From the strongest part of the DVD, we now go the weakest: Disc 2. The most interesting aspect of this disc is watching WCW nearly ruin the Goldberg character. After the streak, they never really knew what to do with Goldberg, and that’s pretty clear to see here. All that being said, here are some words I never thought I would type: the Goldberg Vs. Scott Steiner match is the best match on this disc. Even though neither man was great in the ring at this point in their careers, they play off of each other really well, and put together a fun story. Of course, Vince Russo nearly ruins it with his interference (Russo is a terrible on-screen personality, regardless of your thoughts on his writing abilities), but that doesn’t keep it from being the highlight of the disc. I would recommend checking this one out. Nothing else here is worth taking the time to watch, though. The re-matches with DDP & Sting from 1999 are both disappointments compared to the matches from 1998 on Disc 1. The biggest disappointment on the whole DVD might be the I Quit match with Sid. I was hoping the gimmick match would help freshen up the DVD, but the match is ridiculously short for an I Quit match. I guess that’s what I deserve for going into a Sid match with any type of expectations.
Goldberg’s WWE run is represented on Disc 3, and overall, it’s fine, but forgettable. The easy highlight is the SummerSlam 2003 Elimination Chamber match. Goldberg looks like a monster in this match, and you get a nice break by getting to see some other wrestlers go at it as well. It’s one of the weaker Elimination Chamber matches in history, but on this DVD, it’s a nice change of pace. For very different reasons, the other memorable match from Goldberg’s WWE run is his disasterpiece with Brock Lesnar. I’ve written about this match before, and as bad as it is, it must be seen as a fascinating piece of wrestling history. Everything else on this disc falls into the “mediocre” category. None of it is all that bad, but none of it is all that great either. The repetition starts to become a pretty big problem by this point.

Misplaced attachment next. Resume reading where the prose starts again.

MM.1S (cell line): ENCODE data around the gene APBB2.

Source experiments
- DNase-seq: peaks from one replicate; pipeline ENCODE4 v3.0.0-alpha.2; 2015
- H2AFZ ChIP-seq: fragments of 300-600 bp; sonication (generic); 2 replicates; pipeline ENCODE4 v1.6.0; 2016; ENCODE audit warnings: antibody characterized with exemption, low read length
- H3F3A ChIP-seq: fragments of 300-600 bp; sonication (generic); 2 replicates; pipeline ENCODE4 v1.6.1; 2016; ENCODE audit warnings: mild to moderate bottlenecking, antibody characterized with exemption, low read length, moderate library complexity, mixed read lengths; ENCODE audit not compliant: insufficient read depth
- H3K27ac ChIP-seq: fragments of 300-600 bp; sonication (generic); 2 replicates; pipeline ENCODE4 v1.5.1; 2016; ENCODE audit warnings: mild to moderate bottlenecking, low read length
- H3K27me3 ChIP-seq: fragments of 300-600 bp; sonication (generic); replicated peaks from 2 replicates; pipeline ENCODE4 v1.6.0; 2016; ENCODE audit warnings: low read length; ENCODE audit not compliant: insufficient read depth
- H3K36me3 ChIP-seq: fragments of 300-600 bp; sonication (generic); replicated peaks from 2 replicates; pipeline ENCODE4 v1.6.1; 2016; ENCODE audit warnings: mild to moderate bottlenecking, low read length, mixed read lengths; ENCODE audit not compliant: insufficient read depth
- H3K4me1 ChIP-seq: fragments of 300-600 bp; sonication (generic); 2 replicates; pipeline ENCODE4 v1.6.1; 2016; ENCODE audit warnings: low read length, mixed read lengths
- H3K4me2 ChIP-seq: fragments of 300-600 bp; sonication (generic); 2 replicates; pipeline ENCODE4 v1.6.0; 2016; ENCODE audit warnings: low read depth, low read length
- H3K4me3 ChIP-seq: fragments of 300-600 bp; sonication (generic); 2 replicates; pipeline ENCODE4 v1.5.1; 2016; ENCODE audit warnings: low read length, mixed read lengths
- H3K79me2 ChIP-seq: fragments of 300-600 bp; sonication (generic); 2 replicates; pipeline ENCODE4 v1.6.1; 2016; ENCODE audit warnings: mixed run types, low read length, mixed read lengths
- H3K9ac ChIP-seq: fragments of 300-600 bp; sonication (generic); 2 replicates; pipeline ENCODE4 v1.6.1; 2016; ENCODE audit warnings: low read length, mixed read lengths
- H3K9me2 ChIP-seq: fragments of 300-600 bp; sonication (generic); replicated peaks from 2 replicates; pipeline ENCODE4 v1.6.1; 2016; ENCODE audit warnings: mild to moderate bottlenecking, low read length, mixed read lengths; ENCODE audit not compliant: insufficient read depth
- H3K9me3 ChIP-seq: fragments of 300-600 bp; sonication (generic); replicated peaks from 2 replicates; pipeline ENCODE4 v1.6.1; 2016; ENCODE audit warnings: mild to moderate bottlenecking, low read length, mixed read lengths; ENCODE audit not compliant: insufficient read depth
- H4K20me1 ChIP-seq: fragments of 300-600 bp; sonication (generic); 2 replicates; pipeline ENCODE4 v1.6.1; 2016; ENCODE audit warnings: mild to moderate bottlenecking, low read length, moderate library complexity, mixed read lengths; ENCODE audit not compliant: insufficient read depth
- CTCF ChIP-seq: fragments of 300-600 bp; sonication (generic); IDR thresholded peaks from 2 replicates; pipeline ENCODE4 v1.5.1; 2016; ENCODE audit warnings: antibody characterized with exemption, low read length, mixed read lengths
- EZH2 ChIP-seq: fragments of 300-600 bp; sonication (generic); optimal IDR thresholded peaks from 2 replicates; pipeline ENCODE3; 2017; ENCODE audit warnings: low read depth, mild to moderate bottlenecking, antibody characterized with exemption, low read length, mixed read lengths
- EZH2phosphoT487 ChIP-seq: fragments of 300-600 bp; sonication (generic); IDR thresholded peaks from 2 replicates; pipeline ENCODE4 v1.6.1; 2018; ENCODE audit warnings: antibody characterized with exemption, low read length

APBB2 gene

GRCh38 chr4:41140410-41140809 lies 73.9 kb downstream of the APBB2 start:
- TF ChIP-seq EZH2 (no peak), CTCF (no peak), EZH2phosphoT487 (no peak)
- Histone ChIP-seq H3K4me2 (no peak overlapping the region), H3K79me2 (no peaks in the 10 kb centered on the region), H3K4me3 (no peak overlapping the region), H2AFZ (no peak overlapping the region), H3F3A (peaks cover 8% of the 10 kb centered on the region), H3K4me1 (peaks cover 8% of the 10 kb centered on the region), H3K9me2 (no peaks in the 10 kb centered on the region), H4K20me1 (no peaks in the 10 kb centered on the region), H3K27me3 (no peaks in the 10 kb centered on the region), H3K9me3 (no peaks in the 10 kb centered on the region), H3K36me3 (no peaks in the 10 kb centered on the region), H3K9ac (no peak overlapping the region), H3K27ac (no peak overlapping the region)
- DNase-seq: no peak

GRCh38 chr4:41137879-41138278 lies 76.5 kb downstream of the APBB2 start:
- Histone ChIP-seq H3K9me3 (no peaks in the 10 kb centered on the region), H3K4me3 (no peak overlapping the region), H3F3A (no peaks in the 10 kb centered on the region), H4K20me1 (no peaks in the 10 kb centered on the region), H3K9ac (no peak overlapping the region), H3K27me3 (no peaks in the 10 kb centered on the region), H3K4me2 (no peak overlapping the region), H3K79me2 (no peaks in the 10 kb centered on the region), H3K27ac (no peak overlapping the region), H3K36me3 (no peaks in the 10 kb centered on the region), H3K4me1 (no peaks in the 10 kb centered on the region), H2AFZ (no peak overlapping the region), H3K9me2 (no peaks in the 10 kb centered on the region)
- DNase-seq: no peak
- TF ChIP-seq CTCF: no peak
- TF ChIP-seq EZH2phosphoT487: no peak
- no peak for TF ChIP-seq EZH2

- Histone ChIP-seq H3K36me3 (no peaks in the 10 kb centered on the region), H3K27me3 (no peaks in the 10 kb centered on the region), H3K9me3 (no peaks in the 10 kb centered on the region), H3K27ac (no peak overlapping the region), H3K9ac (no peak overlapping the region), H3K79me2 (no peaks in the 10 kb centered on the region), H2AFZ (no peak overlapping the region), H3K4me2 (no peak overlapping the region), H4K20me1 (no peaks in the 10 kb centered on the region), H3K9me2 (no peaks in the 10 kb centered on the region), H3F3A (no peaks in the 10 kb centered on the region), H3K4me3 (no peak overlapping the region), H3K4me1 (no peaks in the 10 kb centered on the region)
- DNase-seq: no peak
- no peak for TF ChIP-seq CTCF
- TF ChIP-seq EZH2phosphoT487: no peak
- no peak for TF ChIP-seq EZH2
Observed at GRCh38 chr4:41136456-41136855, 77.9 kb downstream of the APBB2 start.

“You’re Next!”: Closing Thoughts
The Rube Goldberg machine I built with the Spring 2008 Basic PTM class at Carnegie Mellon: It worked! Who doesn’t love a Rube Goldberg machine?
OK, at this point, I guess I should move onto a discussion of this DVD. Here’s the big takeaway from this release: not all compilations need to be 3 Disc DVD sets. Not counting the Superstar Collection series, we haven’t had a compilation release that had fewer than 3 discs since the Bobby Heenan DVD in December 2010 (almost 3 years ago). I don’t care how big of a Goldberg fan you are, I just don’t think anyone needs 7 hours of Goldberg matches. They are all too similar. After watching through all of the matches on this DVD, it became clear that you could easily pick out 2.5-3 hours worth of solid Goldberg matches and make a great 1 disc release. If a documentary had been included, then I would go 2 discs, with 1 disc of bonus matches.
For this reason, it’s tough to recommend this DVD as a whole. There are 4 or 5 solid matches throughout the discs, but the rest isn’t anything special. The segments aren’t going to teach you anything new either. If you are a big Goldberg fan, I’m sure you will want to get this, but unless you are really into Goldberg, I’d say that this is a pretty easy pass.